If you aren’t familiar with Clubhouse, it’s an audio-only “social platform” that encourages discussions through live chat rooms. Users can drop into various rooms and listen to people talk, request the option to chime in, and follow a variety of rooms (or “topics”) to stay engaged over time. Users can even create their own rooms that feature them as speakers.
Clubhouse also has a certain allure to it in that the app requires new users to put their names on a waitlist that creates an “invite-only” culture of exclusivity.
But while iPhone users have had access to Clubhouse since its inception, Android users have been not-so-patiently waiting for their own release—and, now that Clubhouse for Android is available, it may have outstayed its welcome.
Part of the problem is the launch itself. The Android Clubhouse app launched with limited functionality; Android users weren’t able to follow the topics they like, change their account information, and so on. This made the release feel underwhelming, further highlighting Clubhouse’s affinity for Apple users.
A more complicated problem is the prevalence of audio options in other social media services. Slack, for example, recently released their audio-only rooms, and services such as Twitter, Facebook, and Instagram have placed a spotlight on voice-only mediums of expression.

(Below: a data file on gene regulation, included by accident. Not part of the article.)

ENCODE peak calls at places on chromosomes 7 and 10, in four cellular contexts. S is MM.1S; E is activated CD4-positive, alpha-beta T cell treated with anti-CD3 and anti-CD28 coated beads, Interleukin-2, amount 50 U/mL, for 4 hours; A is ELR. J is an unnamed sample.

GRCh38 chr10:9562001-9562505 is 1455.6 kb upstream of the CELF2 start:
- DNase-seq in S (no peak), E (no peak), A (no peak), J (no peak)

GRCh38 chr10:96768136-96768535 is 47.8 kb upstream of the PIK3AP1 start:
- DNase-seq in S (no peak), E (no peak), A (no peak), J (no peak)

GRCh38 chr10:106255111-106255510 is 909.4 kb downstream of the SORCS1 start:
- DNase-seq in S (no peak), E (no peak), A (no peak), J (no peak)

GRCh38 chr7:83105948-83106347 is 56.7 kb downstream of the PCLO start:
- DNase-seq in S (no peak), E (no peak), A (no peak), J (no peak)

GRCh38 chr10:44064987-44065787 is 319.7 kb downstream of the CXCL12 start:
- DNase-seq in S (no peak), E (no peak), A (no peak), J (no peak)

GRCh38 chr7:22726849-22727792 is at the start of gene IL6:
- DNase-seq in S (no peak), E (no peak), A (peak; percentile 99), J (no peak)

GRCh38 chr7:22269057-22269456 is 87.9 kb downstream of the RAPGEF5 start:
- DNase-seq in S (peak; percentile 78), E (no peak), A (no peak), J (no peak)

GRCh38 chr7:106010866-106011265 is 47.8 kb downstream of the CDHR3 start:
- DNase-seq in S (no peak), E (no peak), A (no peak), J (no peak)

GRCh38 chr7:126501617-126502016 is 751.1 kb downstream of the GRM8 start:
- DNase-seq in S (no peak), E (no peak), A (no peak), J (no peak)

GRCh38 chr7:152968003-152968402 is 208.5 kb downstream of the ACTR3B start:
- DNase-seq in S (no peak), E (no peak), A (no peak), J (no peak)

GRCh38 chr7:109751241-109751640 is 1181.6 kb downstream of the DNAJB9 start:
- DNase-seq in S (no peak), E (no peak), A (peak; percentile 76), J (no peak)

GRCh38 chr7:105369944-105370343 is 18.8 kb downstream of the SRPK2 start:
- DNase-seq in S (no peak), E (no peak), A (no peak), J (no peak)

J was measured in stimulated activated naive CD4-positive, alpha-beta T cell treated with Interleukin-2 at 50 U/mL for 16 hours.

Initially, Clubhouse was the only app to incorporate audio as a strong central focus, but the ubiquitous fascination with voice-posting has expanded to comprise most major communication platforms. As such, Clubhouse’s sought-after exclusivity is no more—something that was also arguably damaged by expanding to Android.
It should be noted that interest in the app itself is decreasing, and not just on Android. Social Media Today reported that, in March of 2021, Clubhouse downloads were down 72 percent from February’s 9.6 million downloads. The publication also pointed out that difficulty finding rooms was a substantial issue that is unlikely to do anything but worsen with a surge of Android users, necessitating some back-end fixes from the owners.
As it sits, Clubhouse is still very much in use, and Android users are poised to reignite interest as iOS users stagnate. Whether or not that interest will persevere in the current social media ecosystem remains to be seen.